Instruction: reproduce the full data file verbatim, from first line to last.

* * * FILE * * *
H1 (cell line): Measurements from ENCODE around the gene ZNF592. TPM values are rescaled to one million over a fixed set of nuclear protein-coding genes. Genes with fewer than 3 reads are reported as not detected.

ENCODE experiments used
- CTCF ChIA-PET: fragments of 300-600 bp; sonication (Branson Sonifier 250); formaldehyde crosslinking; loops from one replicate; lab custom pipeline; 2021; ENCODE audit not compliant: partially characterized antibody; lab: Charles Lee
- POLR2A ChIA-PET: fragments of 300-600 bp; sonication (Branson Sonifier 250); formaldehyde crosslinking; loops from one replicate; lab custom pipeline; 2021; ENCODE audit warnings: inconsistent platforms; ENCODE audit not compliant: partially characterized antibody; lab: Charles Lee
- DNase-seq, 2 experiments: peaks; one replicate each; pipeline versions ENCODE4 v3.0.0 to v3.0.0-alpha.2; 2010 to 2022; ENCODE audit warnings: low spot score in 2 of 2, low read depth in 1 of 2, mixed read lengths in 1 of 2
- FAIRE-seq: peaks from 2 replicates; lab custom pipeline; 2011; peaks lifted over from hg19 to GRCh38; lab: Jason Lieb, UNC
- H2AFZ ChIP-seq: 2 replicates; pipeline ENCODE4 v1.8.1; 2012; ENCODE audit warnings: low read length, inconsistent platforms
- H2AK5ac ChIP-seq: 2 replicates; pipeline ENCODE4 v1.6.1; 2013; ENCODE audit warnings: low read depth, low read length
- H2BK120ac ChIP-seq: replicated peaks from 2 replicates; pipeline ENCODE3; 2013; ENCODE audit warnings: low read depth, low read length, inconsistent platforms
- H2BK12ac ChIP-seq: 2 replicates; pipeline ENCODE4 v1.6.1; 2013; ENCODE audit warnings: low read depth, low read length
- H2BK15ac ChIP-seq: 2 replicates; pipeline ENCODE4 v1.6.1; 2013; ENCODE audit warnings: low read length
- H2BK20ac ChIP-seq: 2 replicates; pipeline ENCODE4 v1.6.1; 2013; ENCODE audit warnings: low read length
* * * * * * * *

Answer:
H1 (cell line): Measurements from ENCODE around the gene ZNF592. TPM values are rescaled to one million over a fixed set of nuclear protein-coding genes. Genes with fewer than 3 reads are reported as not detected.

ENCODE experiments used
- CTCF ChIA-PET: fragments of 300-600 bp; sonication (Branson Sonifier 250); formaldehyde crosslinking; loops from one replicate; lab custom pipeline; 2021; ENCODE audit not compliant: partially characterized antibody; lab: Charles Lee
- POLR2A ChIA-PET: fragments of 300-600 bp; sonication (Branson Sonifier 250); formaldehyde crosslinking; loops from one replicate; lab custom pipeline; 2021; ENCODE audit warnings: inconsistent platforms; ENCODE audit not compliant: partially characterized antibody; lab: Charles Lee
- DNase-seq, 2 experiments: peaks; one replicate each; pipeline versions ENCODE4 v3.0.0 to v3.0.0-alpha.2; 2010 to 2022; ENCODE audit warnings: low spot score in 2 of 2, low read depth in 1 of 2, mixed read lengths in 1 of 2
- FAIRE-seq: peaks from 2 replicates; lab custom pipeline; 2011; peaks lifted over from hg19 to GRCh38; lab: Jason Lieb, UNC
- H2AFZ ChIP-seq: 2 replicates; pipeline ENCODE4 v1.8.1; 2012; ENCODE audit warnings: low read length, inconsistent platforms
- H2AK5ac ChIP-seq: 2 replicates; pipeline ENCODE4 v1.6.1; 2013; ENCODE audit warnings: low read depth, low read length
- H2BK120ac ChIP-seq: replicated peaks from 2 replicates; pipeline ENCODE3; 2013; ENCODE audit warnings: low read depth, low read length, inconsistent platforms
- H2BK12ac ChIP-seq: 2 replicates; pipeline ENCODE4 v1.6.1; 2013; ENCODE audit warnings: low read depth, low read length
- H2BK15ac ChIP-seq: 2 replicates; pipeline ENCODE4 v1.6.1; 2013; ENCODE audit warnings: low read length
- H2BK20ac ChIP-seq: 2 replicates; pipeline ENCODE4 v1.6.1; 2013; ENCODE audit warnings: low read length